banzai babe ruth

Reviewed by Myles Schrag, M.S., Human Kinetics Publishers

22 july 2013       archive

Despite some early gems of local color, Banzai Babe Ruth runs the risk of dragging into a litany of long chapters on the pomp and circumstance of All-Stars in a foreign land and blowout baseball games. But in chapter 16, attentive readers, as when a pivotal at-bat arrives during a game and everyone in the ballpark knows it, will take notice and realize that Robert Fitts is going to take them on a suspenseful ride to close out the last half of the book.

Fitts tells the legend of the 47 ronin, known as the Chushingura, and agrees with modern scholar Henry D. Smith that, "If you study Chushingura long enough, you will understand everything about the Japanese" (p. 132). The story dates back to 1701-02. After a feudal leader from the country is forced to commit seppuku (ritual suicide) for drawing his sword against a shogunate teacher inside Edo castle, his 47 subjects retaliate by plotting a vicious beheading of the teacher, placing the head at the foot of their lord's grave, then calmly surrendering to the shogun. Their murder was deemed honorable by virtue of their undying loyalty to their master. Thus, they were all allowed to commit seppuku and be buried beside their lord at the temple rather than be executed as common criminals.

Thanks to this linchpin chapter, the early, uneven chapters start to come together, and those that follow gain purpose that only a dedicated scholar of both Japan and baseball like Fitts could pull off. It soon becomes evident that this early 18th century cultural touchstone has plenty to do with a 20th century goodwill baseball tour in the specific, and with pre-World War II Japanese society in general. Fitts is more than up to the task of explaining this busy month abroad. The reader too must rise to the occasion, put together the foreshadowed pieces from early in the book, and enjoy the twists and turns. It's as though one starts out reading a baseball history and along the way a fascinating, richly detailed story of political intrigue breaks out.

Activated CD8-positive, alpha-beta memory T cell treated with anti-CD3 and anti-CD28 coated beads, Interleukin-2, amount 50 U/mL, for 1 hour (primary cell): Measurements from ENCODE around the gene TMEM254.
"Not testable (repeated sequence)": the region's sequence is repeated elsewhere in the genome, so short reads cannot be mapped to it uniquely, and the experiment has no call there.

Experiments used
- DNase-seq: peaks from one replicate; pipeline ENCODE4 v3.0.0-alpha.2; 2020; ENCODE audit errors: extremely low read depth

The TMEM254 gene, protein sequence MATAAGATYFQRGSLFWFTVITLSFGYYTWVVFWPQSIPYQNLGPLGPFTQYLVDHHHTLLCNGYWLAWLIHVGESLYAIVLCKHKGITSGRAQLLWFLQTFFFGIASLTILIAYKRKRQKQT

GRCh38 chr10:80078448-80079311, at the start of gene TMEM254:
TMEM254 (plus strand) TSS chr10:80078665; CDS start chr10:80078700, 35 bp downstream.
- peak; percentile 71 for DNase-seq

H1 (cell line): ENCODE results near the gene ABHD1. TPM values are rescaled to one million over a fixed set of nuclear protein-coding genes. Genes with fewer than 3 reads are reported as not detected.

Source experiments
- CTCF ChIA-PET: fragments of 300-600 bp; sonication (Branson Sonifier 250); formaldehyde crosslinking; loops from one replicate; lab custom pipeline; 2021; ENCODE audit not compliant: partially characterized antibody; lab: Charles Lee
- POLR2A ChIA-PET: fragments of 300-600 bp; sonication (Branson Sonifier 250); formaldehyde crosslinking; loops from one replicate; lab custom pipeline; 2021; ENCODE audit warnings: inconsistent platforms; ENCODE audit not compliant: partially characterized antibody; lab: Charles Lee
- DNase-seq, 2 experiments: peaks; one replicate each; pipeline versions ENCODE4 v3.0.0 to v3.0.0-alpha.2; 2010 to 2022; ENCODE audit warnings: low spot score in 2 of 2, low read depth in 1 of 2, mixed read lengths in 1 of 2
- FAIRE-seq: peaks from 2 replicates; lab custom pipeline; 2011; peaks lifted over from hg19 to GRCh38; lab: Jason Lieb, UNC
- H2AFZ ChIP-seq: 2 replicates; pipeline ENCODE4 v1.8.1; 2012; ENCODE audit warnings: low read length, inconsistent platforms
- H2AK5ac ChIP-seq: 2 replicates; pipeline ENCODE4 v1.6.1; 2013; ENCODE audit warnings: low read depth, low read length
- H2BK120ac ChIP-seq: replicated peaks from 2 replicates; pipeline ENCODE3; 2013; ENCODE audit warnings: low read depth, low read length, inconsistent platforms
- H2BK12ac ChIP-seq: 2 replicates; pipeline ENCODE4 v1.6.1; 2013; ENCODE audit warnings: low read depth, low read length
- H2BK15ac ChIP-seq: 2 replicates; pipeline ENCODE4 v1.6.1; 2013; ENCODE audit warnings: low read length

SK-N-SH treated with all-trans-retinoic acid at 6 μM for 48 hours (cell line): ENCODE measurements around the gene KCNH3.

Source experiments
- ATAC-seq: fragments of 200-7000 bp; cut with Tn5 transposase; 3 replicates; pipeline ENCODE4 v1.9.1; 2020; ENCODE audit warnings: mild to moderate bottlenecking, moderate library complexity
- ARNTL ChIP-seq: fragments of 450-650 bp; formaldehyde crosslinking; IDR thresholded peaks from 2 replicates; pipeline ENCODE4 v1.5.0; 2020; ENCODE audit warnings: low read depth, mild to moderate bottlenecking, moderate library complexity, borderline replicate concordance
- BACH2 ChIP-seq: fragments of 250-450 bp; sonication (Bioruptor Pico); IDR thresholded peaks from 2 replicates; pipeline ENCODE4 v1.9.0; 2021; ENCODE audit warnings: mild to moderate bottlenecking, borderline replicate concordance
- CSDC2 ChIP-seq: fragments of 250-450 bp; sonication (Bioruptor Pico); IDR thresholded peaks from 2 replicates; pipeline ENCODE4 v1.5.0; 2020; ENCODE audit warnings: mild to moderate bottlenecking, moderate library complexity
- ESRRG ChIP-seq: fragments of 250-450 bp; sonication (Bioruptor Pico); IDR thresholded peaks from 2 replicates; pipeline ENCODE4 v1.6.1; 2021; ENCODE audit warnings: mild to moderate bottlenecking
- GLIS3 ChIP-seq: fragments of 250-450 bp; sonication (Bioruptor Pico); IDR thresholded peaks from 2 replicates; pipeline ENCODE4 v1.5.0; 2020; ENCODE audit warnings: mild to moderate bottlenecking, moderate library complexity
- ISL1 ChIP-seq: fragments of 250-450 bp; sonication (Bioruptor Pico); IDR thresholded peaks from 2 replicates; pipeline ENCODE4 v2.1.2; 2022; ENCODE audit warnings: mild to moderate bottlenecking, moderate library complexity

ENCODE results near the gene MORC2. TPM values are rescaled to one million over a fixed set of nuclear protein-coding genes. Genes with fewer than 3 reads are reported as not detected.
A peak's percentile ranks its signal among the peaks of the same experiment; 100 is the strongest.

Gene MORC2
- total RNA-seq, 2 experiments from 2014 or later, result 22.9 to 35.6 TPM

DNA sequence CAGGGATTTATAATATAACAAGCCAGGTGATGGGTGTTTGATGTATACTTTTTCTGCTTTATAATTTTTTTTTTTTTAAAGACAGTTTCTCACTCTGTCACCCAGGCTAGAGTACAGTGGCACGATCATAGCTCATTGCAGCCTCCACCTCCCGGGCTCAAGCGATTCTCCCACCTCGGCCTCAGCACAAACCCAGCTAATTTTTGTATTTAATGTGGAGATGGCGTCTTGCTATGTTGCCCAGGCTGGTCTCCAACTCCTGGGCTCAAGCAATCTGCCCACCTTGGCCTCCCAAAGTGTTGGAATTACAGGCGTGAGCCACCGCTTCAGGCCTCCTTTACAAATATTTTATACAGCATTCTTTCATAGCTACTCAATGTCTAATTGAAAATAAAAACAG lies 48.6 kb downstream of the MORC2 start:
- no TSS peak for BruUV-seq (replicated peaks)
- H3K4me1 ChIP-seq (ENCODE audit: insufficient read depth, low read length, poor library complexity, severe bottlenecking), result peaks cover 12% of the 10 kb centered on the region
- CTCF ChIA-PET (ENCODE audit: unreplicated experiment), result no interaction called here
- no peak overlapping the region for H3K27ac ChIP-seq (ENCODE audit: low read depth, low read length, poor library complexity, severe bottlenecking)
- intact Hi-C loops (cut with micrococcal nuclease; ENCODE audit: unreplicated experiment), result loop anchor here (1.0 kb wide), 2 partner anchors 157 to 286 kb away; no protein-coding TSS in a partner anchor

The teams' travels across the country showcase areas other than Tokyo. Players on both teams, especially the All Nippon squad that many Western readers (such as this one) will be unfamiliar with, begin to acquire depth through Fitts' careful characterization. Meanwhile, the ongoing political events in Tokyo, where players' wives and 71-year-old Connie Mack usually stay behind during the month-long tour, continue to take shape, including the violent actions of the War Gods Society, the Black Dragon Society, and other ultranationalist groups of the period.